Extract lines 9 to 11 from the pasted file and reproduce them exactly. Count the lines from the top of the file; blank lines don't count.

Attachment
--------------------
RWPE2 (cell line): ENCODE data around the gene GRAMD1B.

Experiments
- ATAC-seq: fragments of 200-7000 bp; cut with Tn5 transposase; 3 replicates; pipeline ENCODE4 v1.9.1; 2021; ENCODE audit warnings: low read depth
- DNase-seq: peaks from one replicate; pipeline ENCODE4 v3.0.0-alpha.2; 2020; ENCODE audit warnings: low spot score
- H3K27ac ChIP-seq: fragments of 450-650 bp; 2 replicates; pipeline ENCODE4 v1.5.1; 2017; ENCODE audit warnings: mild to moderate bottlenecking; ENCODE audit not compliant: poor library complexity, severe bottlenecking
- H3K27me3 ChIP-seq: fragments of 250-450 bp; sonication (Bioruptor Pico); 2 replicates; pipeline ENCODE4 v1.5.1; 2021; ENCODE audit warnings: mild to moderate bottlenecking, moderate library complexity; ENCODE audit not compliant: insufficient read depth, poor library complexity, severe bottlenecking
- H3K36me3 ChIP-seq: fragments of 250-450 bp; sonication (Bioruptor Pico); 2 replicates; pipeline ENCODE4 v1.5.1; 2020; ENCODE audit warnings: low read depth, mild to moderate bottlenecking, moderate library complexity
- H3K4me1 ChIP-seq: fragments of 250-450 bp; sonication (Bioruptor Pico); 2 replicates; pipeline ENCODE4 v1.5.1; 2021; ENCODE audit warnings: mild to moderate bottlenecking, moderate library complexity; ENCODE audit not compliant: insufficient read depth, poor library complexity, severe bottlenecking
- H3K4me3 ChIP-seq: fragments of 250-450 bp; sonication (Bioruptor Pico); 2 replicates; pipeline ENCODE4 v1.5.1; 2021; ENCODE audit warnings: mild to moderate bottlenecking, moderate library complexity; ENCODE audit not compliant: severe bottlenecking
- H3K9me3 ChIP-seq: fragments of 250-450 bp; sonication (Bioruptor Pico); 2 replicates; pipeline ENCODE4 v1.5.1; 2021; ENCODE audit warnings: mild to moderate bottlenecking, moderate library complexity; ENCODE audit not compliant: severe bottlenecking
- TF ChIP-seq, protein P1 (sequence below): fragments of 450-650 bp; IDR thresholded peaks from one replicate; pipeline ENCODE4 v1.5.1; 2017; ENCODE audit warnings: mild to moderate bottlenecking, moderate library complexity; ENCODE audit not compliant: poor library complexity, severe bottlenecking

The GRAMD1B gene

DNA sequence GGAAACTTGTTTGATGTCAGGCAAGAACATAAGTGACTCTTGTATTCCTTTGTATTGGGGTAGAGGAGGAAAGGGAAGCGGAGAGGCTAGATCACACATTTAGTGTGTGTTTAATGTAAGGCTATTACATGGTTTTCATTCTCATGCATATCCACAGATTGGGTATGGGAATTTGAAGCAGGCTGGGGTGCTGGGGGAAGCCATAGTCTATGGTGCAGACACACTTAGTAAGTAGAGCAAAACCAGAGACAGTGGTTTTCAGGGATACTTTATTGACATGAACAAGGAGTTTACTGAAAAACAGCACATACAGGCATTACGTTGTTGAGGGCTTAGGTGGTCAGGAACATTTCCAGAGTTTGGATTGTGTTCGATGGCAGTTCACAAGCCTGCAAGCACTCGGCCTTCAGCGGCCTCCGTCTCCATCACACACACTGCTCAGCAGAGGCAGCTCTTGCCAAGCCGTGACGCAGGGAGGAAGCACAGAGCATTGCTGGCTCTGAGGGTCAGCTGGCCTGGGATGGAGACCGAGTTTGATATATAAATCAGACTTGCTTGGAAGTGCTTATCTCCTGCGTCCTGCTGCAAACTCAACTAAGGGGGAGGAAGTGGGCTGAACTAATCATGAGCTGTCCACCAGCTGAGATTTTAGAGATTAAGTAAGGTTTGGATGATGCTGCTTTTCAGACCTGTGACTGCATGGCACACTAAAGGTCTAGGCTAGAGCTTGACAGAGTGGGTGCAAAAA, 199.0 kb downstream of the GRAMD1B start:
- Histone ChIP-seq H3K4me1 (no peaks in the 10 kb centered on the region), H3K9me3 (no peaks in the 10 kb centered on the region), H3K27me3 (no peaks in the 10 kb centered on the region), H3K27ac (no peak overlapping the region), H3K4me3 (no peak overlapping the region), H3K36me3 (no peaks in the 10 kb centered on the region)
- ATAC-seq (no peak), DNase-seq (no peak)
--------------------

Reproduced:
- H3K4me3 ChIP-seq: fragments of 250-450 bp; sonication (Bioruptor Pico); 2 replicates; pipeline ENCODE4 v1.5.1; 2021; ENCODE audit warnings: mild to moderate bottlenecking, moderate library complexity; ENCODE audit not compliant: severe bottlenecking
- H3K9me3 ChIP-seq: fragments of 250-450 bp; sonication (Bioruptor Pico); 2 replicates; pipeline ENCODE4 v1.5.1; 2021; ENCODE audit warnings: mild to moderate bottlenecking, moderate library complexity; ENCODE audit not compliant: severe bottlenecking
- TF ChIP-seq, protein P1 (sequence below): fragments of 450-650 bp; IDR thresholded peaks from one replicate; pipeline ENCODE4 v1.5.1; 2017; ENCODE audit warnings: mild to moderate bottlenecking, moderate library complexity; ENCODE audit not compliant: poor library complexity, severe bottlenecking